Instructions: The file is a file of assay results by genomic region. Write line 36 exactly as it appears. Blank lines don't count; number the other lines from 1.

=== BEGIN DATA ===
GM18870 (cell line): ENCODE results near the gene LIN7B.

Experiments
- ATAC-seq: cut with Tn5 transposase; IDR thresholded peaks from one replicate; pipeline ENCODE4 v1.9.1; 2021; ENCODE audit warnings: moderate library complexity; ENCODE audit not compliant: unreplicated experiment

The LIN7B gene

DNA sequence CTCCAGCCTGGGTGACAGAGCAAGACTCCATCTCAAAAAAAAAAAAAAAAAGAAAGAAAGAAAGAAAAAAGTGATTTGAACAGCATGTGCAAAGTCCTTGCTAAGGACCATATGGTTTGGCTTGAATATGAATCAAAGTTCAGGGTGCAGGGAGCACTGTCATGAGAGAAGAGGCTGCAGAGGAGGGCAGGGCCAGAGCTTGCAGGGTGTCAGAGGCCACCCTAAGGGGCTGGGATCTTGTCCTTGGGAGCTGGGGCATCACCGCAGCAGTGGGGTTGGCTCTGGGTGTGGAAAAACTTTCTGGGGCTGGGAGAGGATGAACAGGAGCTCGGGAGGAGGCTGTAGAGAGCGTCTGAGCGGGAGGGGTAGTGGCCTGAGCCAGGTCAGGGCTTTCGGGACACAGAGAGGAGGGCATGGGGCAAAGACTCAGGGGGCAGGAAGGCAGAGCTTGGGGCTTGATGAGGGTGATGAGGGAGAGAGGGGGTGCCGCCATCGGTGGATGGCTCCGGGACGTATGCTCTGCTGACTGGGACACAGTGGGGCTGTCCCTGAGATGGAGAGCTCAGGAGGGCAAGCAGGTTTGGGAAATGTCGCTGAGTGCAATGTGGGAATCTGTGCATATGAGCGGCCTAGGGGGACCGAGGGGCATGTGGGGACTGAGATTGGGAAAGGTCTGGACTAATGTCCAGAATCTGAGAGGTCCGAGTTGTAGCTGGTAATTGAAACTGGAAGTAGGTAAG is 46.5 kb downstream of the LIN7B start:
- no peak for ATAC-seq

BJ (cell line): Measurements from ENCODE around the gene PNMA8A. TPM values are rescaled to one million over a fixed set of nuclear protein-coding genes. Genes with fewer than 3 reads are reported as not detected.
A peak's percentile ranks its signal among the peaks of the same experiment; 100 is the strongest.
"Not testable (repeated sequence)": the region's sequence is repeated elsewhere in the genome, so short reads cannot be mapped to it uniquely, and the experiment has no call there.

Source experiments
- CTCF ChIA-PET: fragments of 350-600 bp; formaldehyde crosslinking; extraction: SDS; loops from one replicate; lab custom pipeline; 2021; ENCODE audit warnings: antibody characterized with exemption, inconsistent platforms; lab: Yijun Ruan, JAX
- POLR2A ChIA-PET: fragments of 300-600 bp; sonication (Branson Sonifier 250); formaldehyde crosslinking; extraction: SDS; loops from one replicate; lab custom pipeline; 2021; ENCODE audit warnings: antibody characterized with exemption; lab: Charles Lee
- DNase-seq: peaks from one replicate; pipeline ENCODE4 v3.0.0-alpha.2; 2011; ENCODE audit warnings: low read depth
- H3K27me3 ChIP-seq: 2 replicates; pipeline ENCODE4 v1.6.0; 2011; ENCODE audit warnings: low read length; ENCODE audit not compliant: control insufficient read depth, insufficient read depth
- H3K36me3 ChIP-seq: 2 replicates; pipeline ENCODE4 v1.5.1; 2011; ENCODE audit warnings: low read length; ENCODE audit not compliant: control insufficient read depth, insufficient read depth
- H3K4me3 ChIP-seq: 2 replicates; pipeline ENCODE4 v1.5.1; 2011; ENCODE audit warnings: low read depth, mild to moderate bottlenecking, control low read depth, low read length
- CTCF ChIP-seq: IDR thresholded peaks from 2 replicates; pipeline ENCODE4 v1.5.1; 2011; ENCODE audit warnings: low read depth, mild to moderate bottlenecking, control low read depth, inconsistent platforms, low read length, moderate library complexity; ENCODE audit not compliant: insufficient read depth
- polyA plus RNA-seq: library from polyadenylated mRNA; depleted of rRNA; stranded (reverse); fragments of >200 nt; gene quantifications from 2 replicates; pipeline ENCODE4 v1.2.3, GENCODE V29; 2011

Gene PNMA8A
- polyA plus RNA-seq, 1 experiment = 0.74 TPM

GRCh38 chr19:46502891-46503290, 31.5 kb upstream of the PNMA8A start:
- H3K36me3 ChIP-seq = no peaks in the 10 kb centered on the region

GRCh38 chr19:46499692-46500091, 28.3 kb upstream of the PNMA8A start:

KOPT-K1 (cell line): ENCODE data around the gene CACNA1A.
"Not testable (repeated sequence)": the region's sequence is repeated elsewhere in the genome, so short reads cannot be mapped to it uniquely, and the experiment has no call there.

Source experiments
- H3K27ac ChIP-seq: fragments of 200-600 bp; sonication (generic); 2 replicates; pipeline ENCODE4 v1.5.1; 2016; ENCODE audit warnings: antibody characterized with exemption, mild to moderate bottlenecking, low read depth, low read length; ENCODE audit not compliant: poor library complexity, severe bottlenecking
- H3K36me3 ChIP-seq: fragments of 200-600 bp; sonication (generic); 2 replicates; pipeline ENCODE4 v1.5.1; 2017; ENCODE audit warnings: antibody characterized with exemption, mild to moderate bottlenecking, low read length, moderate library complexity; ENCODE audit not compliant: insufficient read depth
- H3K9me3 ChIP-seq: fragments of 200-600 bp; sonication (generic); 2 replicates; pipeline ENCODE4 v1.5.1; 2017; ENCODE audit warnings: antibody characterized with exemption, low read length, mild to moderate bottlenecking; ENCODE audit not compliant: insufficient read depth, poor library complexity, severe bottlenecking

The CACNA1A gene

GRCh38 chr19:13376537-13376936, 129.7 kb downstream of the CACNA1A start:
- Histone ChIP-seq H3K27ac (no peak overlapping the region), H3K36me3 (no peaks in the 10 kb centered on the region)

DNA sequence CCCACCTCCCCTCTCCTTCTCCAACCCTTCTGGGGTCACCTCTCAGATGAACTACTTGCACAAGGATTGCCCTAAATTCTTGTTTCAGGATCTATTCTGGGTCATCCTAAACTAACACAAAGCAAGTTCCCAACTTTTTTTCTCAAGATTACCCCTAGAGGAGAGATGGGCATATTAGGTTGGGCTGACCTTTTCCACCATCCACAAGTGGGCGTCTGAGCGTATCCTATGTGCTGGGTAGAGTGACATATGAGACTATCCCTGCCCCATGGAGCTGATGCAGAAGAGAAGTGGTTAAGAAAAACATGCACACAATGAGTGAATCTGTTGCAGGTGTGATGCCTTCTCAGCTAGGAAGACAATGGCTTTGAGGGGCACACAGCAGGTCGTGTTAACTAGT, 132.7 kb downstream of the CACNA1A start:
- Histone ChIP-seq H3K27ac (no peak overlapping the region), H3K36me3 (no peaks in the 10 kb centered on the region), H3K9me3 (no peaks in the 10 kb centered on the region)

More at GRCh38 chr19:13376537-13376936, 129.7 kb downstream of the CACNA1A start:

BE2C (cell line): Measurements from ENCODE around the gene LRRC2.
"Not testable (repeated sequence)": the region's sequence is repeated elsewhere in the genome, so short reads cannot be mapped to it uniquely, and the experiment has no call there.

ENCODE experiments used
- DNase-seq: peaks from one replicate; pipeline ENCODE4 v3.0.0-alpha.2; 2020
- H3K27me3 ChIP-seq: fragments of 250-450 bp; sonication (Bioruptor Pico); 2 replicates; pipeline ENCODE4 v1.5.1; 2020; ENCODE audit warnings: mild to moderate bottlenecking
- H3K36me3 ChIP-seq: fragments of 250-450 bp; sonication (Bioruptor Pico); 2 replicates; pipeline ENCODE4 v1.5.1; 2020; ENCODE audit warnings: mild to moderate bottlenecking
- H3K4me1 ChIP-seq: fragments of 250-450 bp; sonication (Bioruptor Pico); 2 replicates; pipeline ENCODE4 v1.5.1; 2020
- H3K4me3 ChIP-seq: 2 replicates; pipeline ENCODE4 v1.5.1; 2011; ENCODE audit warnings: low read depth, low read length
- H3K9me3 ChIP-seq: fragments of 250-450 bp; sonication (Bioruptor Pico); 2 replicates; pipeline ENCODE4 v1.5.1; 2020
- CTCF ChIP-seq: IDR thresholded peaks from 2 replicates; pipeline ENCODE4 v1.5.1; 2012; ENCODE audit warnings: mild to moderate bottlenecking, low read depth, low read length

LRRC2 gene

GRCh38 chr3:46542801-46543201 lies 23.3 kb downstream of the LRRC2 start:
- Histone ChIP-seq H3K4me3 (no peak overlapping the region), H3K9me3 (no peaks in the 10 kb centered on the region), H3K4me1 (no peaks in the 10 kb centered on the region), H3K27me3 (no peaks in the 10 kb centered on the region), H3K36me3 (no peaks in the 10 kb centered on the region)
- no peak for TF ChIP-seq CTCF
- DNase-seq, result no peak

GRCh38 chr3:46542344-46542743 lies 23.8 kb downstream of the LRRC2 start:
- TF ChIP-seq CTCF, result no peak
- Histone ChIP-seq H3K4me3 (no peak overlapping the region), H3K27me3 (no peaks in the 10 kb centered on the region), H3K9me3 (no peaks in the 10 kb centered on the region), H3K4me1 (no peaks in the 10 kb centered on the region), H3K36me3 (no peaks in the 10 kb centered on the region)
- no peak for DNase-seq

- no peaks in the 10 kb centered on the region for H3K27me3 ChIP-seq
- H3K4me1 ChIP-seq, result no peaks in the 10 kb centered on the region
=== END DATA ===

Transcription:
BE2C (cell line): Measurements from ENCODE around the gene LRRC2.